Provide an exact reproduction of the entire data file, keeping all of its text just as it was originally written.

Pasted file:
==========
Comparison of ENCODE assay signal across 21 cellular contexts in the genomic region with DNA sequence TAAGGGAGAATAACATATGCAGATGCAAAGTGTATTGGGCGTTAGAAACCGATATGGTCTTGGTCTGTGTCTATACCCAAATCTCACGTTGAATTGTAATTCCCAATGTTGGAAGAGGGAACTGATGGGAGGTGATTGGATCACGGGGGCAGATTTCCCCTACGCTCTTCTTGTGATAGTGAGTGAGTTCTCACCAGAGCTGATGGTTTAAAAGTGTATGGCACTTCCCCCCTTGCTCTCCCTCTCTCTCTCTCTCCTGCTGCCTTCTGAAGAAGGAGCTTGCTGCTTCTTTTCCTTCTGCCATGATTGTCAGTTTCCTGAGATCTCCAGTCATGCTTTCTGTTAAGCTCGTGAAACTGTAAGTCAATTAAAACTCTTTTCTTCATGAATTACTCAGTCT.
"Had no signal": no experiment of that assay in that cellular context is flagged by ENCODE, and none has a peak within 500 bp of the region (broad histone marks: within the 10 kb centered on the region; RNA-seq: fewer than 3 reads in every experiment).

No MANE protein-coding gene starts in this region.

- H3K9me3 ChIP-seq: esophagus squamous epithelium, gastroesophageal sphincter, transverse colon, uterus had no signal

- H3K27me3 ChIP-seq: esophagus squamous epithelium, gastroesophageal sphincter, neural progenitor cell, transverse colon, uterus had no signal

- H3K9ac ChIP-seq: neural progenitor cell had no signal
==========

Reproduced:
Comparison of ENCODE assay signal across 21 cellular contexts in the genomic region with DNA sequence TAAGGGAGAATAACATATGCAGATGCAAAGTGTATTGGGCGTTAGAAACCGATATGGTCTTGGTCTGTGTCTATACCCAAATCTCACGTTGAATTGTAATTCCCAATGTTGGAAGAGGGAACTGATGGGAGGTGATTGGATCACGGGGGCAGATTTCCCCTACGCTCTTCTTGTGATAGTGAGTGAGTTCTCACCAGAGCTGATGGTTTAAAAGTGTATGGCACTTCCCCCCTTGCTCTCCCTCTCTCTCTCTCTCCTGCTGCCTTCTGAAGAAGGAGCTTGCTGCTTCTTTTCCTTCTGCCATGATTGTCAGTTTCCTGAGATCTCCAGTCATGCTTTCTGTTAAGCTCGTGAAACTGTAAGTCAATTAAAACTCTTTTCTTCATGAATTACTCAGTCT.
"Had no signal": no experiment of that assay in that cellular context is flagged by ENCODE, and none has a peak within 500 bp of the region (broad histone marks: within the 10 kb centered on the region; RNA-seq: fewer than 3 reads in every experiment).

No MANE protein-coding gene starts in this region.

- H3K9me3 ChIP-seq: esophagus squamous epithelium, gastroesophageal sphincter, transverse colon, uterus had no signal

- H3K27me3 ChIP-seq: esophagus squamous epithelium, gastroesophageal sphincter, neural progenitor cell, transverse colon, uterus had no signal

- H3K9ac ChIP-seq: neural progenitor cell had no signal